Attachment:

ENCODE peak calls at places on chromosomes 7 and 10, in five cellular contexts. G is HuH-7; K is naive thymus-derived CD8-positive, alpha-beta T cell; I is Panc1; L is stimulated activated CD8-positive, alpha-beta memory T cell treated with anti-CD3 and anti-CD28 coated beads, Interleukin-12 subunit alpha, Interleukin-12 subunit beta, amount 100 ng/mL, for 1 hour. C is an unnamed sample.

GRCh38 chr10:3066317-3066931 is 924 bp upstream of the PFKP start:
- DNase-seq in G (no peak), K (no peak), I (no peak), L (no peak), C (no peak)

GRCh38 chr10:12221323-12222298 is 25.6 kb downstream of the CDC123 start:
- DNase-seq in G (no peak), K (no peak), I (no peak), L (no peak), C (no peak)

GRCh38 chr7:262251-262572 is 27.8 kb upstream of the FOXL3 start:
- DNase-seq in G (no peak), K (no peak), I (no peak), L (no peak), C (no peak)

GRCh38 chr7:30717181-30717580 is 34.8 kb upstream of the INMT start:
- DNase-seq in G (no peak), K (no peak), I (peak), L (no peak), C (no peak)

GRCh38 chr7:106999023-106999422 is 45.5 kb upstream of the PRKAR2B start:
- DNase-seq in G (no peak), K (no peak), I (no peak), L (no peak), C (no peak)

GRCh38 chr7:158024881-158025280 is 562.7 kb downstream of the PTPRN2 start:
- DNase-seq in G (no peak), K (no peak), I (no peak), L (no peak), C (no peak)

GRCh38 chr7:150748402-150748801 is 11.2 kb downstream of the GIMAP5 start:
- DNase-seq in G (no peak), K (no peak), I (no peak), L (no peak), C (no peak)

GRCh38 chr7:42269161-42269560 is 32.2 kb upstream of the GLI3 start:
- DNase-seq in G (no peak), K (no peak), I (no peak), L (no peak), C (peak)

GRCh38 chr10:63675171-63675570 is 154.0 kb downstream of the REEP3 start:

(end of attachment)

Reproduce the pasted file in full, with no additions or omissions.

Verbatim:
ENCODE peak calls at places on chromosomes 7 and 10, in five cellular contexts. G is HuH-7; K is naive thymus-derived CD8-positive, alpha-beta T cell; I is Panc1; L is stimulated activated CD8-positive, alpha-beta memory T cell treated with anti-CD3 and anti-CD28 coated beads, Interleukin-12 subunit alpha, Interleukin-12 subunit beta, amount 100 ng/mL, for 1 hour. C is an unnamed sample.

GRCh38 chr10:3066317-3066931 is 924 bp upstream of the PFKP start:
- DNase-seq in G (no peak), K (no peak), I (no peak), L (no peak), C (no peak)

GRCh38 chr10:12221323-12222298 is 25.6 kb downstream of the CDC123 start:
- DNase-seq in G (no peak), K (no peak), I (no peak), L (no peak), C (no peak)

GRCh38 chr7:262251-262572 is 27.8 kb upstream of the FOXL3 start:
- DNase-seq in G (no peak), K (no peak), I (no peak), L (no peak), C (no peak)

GRCh38 chr7:30717181-30717580 is 34.8 kb upstream of the INMT start:
- DNase-seq in G (no peak), K (no peak), I (peak), L (no peak), C (no peak)

GRCh38 chr7:106999023-106999422 is 45.5 kb upstream of the PRKAR2B start:
- DNase-seq in G (no peak), K (no peak), I (no peak), L (no peak), C (no peak)

GRCh38 chr7:158024881-158025280 is 562.7 kb downstream of the PTPRN2 start:
- DNase-seq in G (no peak), K (no peak), I (no peak), L (no peak), C (no peak)

GRCh38 chr7:150748402-150748801 is 11.2 kb downstream of the GIMAP5 start:
- DNase-seq in G (no peak), K (no peak), I (no peak), L (no peak), C (no peak)

GRCh38 chr7:42269161-42269560 is 32.2 kb upstream of the GLI3 start:
- DNase-seq in G (no peak), K (no peak), I (no peak), L (no peak), C (peak)

GRCh38 chr10:63675171-63675570 is 154.0 kb downstream of the REEP3 start: